A Delicate Balance: What Philosophy Can Tell Us About Terrorism
David Bourget (Western Ontario)
David Chalmers (ANU, NYU)
Rafael De Clercq
Ezio Di Nucci
Jonathan Jenkins Ichikawa
Jack Alan Reynolds
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Westview Press (2002)
Did the world change on September 11, 2001? For those who live outside of New York or Washington, life's familiar pace persists and families and jobs resume their routines. Yet everything seems different because of the dramatic disturbance in our sense of what our world means and how we exist within it. In A Delicate Balance , philosopher Trudy Govier writes that it is because our feelings and attitudes have altered so fundamentally that our world has changed. Govier believes that there are ethical challenges we cannot ignore. From Plato and Aristotle on courage to Kant on revenge, to 20th Century philosopher John Rawls’s views on justice, Govier mines the world of philosophy to reflect on terrorism. Govier argues that moral complexities such as victimhood, evil, power and revenge, if properly understood, can provide a basis for hope– not despair. Govier walks the reader through this shift, challenging us to construct a new sense of the world and our place within it.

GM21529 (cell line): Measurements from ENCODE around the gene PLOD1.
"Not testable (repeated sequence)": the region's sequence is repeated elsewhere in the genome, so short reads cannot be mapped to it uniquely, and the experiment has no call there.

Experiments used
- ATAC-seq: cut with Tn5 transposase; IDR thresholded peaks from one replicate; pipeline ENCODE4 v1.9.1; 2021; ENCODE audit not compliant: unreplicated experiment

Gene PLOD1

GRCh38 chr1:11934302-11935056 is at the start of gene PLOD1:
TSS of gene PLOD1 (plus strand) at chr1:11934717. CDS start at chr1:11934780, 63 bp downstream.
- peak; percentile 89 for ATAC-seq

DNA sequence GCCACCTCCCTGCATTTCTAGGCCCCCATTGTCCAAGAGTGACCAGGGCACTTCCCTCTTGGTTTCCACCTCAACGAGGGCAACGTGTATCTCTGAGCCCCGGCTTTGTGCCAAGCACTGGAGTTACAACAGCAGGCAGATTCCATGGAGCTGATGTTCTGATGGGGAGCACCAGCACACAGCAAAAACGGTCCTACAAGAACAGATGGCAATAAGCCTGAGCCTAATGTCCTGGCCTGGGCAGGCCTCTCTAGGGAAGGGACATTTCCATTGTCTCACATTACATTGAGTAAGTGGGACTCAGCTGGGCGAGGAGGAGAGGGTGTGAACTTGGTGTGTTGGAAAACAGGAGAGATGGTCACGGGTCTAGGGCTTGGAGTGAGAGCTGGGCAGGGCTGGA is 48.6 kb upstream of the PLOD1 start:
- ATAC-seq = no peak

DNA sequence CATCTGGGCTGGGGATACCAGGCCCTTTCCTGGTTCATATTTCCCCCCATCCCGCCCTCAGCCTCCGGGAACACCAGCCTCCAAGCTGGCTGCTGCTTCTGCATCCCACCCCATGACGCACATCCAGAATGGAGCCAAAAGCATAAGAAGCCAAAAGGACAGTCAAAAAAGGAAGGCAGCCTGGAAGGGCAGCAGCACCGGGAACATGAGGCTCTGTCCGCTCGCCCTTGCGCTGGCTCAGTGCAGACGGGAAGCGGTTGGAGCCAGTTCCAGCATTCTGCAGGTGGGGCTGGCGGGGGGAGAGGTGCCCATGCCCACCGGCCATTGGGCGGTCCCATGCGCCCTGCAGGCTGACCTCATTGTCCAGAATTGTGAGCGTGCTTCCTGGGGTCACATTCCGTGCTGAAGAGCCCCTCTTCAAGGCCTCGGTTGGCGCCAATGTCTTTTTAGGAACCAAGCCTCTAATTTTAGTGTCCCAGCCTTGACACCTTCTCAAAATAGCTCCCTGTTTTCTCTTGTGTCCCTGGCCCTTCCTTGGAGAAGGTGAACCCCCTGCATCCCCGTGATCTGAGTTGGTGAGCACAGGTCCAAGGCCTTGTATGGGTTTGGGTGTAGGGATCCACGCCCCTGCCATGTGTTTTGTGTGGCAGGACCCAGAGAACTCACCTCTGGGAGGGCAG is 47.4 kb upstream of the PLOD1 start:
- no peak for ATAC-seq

|Keywords||Violence Terrorism September 11 Terrorist Attacks, 2001|
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|Buy the book||$0.78 used (97% off) $3.49 new (84% off) $14.00 direct from Amazon Amazon page|
|Call number||BJ1459.5.G68 2002|
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Citations of this work BETA
Asa Kasher & Amos Yadlin (2005). Military Ethics of Fighting Terror: An Israeli Perspective†. Journal of Military Ethics 4 (1):3-32.
Adam Kadlac (2015). The Virtue of Hope. Ethical Theory and Moral Practice 18 (2):337-354.
J. Angelo Corlett (2007). Was 9/11 Morally Justified? Journal of Global Ethics 3 (1):107 – 123.
J. Angelo Corlett (2007). Was 9/11 Morally Justified? 1. Journal of Global Ethics 3 (1):107-123.
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